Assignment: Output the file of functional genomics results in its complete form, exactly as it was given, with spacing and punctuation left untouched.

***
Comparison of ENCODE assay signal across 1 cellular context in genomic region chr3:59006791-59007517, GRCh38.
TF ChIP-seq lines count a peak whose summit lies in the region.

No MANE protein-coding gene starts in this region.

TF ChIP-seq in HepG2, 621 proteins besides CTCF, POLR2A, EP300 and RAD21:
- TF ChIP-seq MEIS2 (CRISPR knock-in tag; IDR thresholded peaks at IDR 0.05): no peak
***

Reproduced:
Comparison of ENCODE assay signal across 1 cellular context in genomic region chr3:59006791-59007517, GRCh38.
TF ChIP-seq lines count a peak whose summit lies in the region.

No MANE protein-coding gene starts in this region.

TF ChIP-seq in HepG2, 621 proteins besides CTCF, POLR2A, EP300 and RAD21:
- TF ChIP-seq MEIS2 (CRISPR knock-in tag; IDR thresholded peaks at IDR 0.05): no peak